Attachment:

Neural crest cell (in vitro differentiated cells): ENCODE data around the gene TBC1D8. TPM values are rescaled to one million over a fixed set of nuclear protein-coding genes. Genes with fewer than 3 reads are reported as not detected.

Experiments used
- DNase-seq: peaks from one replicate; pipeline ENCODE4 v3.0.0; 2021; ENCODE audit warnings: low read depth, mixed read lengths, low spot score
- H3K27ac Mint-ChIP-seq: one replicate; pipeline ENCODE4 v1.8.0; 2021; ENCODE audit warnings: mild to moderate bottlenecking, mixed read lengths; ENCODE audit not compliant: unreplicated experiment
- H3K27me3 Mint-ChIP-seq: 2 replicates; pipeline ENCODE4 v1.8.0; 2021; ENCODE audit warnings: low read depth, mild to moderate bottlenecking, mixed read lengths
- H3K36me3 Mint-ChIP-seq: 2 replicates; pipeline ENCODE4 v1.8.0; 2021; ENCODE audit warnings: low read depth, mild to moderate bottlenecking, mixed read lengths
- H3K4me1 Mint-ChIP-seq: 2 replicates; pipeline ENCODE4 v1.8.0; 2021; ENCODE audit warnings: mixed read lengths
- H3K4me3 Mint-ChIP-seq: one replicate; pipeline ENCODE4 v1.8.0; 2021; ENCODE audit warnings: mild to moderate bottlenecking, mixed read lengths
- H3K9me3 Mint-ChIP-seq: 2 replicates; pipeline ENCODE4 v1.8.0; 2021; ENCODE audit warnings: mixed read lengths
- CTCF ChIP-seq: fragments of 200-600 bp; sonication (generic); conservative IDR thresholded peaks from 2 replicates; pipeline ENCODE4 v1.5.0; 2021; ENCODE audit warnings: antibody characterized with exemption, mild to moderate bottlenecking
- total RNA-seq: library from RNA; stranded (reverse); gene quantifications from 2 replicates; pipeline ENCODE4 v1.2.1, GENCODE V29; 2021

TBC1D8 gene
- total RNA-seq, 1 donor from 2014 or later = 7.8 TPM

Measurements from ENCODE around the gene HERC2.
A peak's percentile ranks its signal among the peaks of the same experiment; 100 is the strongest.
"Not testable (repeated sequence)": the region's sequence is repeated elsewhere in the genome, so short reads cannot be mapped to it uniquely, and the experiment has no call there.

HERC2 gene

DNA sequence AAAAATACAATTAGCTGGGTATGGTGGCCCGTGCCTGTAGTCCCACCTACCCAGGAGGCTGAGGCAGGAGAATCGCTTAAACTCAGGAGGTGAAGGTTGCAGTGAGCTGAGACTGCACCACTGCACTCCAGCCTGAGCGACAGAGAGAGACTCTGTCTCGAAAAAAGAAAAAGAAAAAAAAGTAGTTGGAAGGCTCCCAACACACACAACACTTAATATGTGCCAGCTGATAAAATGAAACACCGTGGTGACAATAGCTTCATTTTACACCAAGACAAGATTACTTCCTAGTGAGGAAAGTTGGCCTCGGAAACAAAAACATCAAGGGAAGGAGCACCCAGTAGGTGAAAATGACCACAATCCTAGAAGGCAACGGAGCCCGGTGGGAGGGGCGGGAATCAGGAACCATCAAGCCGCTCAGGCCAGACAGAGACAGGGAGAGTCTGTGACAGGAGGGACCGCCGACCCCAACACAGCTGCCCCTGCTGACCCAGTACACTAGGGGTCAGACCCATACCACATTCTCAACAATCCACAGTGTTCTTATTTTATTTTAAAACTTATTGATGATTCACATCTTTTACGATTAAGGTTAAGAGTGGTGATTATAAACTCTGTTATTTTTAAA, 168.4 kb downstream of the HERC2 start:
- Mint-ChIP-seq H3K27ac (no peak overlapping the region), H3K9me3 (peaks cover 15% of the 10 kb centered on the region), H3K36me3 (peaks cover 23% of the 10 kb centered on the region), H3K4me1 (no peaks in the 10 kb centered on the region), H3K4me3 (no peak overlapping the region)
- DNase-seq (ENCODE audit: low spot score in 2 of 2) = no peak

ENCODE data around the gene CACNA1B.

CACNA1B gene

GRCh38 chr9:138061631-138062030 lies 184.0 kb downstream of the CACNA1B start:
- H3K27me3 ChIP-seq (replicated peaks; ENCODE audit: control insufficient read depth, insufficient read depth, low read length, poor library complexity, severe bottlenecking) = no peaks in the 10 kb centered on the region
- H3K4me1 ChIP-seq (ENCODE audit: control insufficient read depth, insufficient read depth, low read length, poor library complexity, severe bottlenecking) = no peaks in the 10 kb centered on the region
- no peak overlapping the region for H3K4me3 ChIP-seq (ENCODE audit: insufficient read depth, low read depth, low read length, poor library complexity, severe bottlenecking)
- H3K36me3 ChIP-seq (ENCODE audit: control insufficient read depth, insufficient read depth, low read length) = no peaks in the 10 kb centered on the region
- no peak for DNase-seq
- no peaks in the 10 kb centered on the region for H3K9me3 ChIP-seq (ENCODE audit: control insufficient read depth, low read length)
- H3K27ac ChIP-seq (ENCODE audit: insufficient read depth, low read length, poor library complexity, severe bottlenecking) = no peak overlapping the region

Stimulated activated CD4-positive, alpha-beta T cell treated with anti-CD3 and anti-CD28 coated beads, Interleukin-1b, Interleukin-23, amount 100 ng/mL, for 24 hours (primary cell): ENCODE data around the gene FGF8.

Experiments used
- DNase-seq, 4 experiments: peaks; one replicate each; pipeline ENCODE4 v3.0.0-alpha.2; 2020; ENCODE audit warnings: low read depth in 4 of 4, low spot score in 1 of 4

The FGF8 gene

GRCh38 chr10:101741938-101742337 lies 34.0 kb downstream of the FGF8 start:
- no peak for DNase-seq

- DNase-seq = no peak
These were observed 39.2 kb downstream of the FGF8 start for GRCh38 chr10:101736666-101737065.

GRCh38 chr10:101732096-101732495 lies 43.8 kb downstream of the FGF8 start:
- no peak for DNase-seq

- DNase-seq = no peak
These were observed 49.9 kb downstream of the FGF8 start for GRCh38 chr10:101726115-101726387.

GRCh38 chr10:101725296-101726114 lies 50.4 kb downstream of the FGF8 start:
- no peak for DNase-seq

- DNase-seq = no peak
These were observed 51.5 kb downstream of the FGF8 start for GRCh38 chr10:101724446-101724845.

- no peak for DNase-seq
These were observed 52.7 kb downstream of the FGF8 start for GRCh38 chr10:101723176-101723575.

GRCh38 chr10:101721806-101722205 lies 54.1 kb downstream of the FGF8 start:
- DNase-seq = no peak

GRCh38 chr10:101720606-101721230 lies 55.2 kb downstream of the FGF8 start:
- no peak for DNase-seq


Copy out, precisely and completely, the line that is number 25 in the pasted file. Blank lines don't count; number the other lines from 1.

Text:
- H3K4me1 ChIP-seq (ENCODE audit: control insufficient read depth, insufficient read depth, low read length, poor library complexity, severe bottlenecking) = no peaks in the 10 kb centered on the region